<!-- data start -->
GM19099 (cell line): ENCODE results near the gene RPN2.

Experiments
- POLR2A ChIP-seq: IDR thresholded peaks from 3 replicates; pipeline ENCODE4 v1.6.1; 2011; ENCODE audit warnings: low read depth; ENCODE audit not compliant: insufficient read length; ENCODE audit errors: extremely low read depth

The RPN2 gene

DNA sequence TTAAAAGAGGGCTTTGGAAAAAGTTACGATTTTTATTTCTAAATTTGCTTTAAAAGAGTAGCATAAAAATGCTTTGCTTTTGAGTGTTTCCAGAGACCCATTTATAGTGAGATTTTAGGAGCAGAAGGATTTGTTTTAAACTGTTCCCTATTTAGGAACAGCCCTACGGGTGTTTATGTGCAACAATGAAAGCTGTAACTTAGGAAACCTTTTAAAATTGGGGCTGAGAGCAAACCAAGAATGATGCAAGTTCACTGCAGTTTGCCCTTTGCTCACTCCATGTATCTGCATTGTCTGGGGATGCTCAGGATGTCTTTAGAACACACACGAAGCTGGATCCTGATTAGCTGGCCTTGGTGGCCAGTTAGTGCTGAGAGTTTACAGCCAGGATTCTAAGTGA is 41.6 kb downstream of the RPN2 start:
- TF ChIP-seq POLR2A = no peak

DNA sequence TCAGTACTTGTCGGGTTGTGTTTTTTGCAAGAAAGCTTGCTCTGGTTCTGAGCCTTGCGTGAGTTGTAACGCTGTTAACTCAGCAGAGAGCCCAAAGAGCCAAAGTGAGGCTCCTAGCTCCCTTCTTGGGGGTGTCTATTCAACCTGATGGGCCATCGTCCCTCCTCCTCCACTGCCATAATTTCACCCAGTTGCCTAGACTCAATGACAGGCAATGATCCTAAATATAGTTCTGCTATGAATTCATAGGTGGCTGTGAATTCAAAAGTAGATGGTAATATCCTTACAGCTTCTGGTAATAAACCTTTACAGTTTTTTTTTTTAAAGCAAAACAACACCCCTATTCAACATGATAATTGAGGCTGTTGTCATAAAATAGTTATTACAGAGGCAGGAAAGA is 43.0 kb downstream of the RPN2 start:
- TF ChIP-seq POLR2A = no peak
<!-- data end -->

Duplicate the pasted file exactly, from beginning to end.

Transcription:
GM19099 (cell line): ENCODE results near the gene RPN2.

Experiments
- POLR2A ChIP-seq: IDR thresholded peaks from 3 replicates; pipeline ENCODE4 v1.6.1; 2011; ENCODE audit warnings: low read depth; ENCODE audit not compliant: insufficient read length; ENCODE audit errors: extremely low read depth

The RPN2 gene

DNA sequence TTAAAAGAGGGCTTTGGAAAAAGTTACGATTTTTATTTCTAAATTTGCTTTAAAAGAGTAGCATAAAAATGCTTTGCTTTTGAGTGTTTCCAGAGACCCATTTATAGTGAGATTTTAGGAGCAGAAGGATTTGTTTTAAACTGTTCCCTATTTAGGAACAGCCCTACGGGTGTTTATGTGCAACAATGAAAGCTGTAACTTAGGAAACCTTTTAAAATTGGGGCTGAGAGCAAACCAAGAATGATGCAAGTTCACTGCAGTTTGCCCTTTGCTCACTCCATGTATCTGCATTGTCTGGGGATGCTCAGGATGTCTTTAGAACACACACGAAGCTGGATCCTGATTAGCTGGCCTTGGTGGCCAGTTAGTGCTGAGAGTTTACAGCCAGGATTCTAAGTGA is 41.6 kb downstream of the RPN2 start:
- TF ChIP-seq POLR2A = no peak

DNA sequence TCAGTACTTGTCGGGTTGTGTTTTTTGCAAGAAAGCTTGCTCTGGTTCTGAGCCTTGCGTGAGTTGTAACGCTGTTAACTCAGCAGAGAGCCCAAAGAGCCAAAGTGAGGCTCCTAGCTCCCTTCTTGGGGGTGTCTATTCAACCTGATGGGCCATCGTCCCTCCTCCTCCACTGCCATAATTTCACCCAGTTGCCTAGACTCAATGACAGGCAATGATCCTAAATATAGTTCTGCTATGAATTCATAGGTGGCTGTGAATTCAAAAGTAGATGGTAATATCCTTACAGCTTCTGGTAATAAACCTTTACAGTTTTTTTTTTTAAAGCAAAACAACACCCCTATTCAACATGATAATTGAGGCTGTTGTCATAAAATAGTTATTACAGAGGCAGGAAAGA is 43.0 kb downstream of the RPN2 start:
- TF ChIP-seq POLR2A = no peak